Fleet Risk Management | A Guide
Driving at work is one of the most dangerous activities which an employee will undertake making Fleet Risk Management a key activity within organisations.
According to Brake, the road safety charity 1,784 people were killed and 25,511 were seriously injured on the roads in Britain in 2018. A total of 160,597 casualties of all severities in road traffic crashes were recorded.
There has been a proliferation of driver distractions from increased mobile phone use and other in-car items such as satellite navigation and infotainment systems such as Apple Car Play.
Why Manage the Fleet Risk?
Managing the fleet risk has a number of benefits for organisations. First and foremost, it’s the right thing to do for both your employees and any member of the public who may be impacted. Many organisations manage risk many other areas of their operations which it is arguable do not have the same potential impact if something goes wrong.
There is also a significant financial benefit to managing the risk. Vehicles involved in incidents will need recovering and repairing or replacing. In more serious incidents there will be insurance to deal with and could even lead to court cases or other proceedings, all of which absorb a large amount of administrative effort.
Individuals involved may also spend time off work with the associated loss of productivity. Key personnel could also stop some areas of the business functioning altogether.
The true cost of incidents is estimated to be many multiples of any bent metal repair cost.
The Process For Managing Fleet Risk
Phase 1 – Collect existing data, information, policies and procedures
Information should be collected from all areas of the fleet including company cars, vans, HGV’s as well as cash takers, daily hire and the grey fleet. Grey fleet drivers. The data should cover those individuals driving the vehicles, the vehicles themselves and details of journeys undertaken.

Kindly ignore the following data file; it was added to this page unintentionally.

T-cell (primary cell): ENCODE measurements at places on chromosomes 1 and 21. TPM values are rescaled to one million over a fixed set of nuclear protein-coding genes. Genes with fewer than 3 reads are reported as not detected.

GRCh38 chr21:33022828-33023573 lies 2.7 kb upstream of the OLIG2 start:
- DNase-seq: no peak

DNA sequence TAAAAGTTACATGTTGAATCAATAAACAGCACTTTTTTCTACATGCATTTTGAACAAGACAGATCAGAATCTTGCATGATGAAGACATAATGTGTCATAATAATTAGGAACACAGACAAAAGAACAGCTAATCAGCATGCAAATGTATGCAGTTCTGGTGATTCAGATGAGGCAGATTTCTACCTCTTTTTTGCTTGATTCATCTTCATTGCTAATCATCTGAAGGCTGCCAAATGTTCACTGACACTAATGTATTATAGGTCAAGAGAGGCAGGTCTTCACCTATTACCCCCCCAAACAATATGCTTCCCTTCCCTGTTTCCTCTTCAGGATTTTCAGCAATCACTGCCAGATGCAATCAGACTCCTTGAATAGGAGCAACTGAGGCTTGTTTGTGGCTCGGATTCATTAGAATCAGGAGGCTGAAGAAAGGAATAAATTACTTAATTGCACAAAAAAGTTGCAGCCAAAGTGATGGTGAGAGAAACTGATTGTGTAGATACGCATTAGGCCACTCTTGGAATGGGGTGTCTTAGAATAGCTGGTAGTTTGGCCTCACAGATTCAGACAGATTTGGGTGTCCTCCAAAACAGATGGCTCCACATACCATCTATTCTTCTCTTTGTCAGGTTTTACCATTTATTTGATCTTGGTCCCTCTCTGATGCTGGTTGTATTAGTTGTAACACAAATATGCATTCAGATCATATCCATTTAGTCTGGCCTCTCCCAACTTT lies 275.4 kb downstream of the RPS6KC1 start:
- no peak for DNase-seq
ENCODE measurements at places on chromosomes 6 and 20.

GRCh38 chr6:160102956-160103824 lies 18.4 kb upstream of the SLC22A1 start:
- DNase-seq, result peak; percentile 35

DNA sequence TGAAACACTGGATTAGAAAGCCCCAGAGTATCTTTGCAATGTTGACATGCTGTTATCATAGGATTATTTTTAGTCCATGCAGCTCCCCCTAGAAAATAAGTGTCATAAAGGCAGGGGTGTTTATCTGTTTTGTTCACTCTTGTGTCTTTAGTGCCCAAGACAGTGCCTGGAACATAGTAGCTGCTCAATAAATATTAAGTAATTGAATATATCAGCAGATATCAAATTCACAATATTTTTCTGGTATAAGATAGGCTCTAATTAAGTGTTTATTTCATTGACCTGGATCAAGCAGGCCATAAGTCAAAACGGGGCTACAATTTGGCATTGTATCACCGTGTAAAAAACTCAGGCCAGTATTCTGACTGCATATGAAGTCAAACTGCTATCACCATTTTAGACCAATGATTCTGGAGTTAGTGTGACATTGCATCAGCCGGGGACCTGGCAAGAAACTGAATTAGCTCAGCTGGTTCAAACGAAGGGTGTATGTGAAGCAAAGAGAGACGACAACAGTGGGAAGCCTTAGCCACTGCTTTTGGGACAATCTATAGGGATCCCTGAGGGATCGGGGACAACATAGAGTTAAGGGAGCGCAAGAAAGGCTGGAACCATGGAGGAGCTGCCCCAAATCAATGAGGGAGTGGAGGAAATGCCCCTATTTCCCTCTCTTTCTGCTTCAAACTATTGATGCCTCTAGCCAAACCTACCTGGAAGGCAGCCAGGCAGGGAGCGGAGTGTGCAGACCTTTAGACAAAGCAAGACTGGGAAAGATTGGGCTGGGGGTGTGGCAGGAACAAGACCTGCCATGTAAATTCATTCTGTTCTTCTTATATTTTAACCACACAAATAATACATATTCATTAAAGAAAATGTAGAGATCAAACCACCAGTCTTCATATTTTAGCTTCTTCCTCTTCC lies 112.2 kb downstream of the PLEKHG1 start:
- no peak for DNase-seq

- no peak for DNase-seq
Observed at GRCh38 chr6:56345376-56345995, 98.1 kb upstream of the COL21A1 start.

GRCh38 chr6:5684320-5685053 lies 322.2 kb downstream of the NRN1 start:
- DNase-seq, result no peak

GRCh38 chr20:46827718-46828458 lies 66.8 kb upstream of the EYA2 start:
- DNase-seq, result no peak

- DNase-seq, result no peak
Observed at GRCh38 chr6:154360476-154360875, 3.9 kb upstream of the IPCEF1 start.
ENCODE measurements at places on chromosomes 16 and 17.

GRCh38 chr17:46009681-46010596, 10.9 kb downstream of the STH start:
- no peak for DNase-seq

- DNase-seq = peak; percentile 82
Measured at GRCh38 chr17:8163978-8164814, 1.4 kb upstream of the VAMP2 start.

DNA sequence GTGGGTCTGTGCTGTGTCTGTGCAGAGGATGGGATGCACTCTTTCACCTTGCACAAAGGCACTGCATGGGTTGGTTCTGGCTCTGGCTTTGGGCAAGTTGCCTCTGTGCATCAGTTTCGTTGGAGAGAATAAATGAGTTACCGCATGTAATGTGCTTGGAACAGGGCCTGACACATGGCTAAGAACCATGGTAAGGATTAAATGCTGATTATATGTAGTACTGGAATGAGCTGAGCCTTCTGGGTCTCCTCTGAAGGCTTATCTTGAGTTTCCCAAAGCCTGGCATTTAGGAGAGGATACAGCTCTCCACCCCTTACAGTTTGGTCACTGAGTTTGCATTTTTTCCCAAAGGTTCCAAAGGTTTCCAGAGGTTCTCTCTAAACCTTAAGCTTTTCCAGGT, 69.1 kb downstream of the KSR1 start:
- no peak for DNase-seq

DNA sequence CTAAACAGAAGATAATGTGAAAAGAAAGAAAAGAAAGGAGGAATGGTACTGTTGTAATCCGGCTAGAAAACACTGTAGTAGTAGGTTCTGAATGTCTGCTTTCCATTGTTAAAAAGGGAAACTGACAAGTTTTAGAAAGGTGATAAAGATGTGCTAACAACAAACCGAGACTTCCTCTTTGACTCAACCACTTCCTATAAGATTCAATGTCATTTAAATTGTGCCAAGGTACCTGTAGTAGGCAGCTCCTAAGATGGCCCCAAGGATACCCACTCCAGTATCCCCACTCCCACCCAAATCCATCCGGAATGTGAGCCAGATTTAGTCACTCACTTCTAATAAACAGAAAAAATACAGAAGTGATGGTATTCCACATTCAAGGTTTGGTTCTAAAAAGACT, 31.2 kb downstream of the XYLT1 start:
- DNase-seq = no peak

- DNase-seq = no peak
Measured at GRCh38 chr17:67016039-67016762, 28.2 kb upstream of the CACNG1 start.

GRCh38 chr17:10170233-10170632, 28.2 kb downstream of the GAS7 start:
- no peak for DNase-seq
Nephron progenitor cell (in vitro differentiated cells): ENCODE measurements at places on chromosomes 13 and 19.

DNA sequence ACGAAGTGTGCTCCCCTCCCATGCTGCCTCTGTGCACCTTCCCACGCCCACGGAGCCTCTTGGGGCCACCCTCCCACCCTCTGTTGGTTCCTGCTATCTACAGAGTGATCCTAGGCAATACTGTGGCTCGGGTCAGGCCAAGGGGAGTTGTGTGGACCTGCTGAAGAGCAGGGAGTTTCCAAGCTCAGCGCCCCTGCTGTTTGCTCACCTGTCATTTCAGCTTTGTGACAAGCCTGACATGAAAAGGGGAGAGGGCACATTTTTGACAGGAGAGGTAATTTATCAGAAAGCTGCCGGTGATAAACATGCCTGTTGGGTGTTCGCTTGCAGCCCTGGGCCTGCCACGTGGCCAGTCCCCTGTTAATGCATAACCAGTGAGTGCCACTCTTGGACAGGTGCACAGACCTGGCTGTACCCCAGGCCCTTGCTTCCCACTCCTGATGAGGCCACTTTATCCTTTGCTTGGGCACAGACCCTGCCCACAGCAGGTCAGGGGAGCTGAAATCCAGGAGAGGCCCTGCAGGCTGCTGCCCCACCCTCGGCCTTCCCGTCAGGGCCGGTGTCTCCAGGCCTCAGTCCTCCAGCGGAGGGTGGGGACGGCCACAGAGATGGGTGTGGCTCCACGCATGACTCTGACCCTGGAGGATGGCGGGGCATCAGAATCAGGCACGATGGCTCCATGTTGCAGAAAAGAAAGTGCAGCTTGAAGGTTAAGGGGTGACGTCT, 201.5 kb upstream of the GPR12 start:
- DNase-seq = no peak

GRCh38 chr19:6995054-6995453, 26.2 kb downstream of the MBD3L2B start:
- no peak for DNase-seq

Driver details could include information relating to age, licence details, job role, health, eyesight and incident history records.
Vehicle details could include type (e.g. Commercial vehicle), typical load, towing requirement, MPG, tax, insurance and maintenance records.
Journey details include mileage, timing and telematics data (if available).
Details of incidents and near misses should be obtained.
All written policies should be obtained and reviewed.
Input should be obtained from staff within the organisation who are use or are impacted by the vehicle fleet.
Phase 2 – Do a Risk Assessment
The risk assessment should identify those areas of concern covering any aspect of the operation of the fleet.
Risks should be prioritised with associated action plans put in place with the support of senior management. Action plans should have target dates and identified owners and regularly reviewed by the senior management team.
Control measures should be identified and measured for effectiveness.
Phase 3 – Implement Changes to Manage the Risks
The risk assessment should be the blueprint for managing the risk within the organisation.
Examples of interventions could include the following:
- Changes to policy documentation such as the driver handbook, driving at work or company car policy. Other specific policies could be introduced or reviewed relating to mobile phones, smoking in vehicles, distractions, health and eyesight.
- Vehicle selection criteria including safety equipment or driver aids.
- Vehicle checks – documentation, walkaround checks, MOT’s and defect reporting.
- Vehicle operations policies regarding vehicle loading and towing
- Driver interventions such as driver licence checks, individual risk assessments and driver training.
- Journey planning to avoid bad weather, accident hotspots or avoiding the journey altogether.
- Training should be provided to managers to help them manage their employees in a manner consistent with the overall fleet risk strategy.
The action plan as well as interventions should be communicated to relevant stakeholder groups both within the organisation as well as to those outside such as suppliers or consultants.
Information regarding the progress of activities should be shared with all the organisation to harness a culture of fleet risk reduction supported with messages from senior management. Reporting should be made available demonstrating the impact the actions have made to the organisation and the associated benefits.
Records should be kept demonstrating actions taken in respect of identified risks.
At EVP Solutions we have worked on a number of projects to help organisations reduce the risk associated with the fleet.
We have developed a free fleet risk management toolkit. To get your copy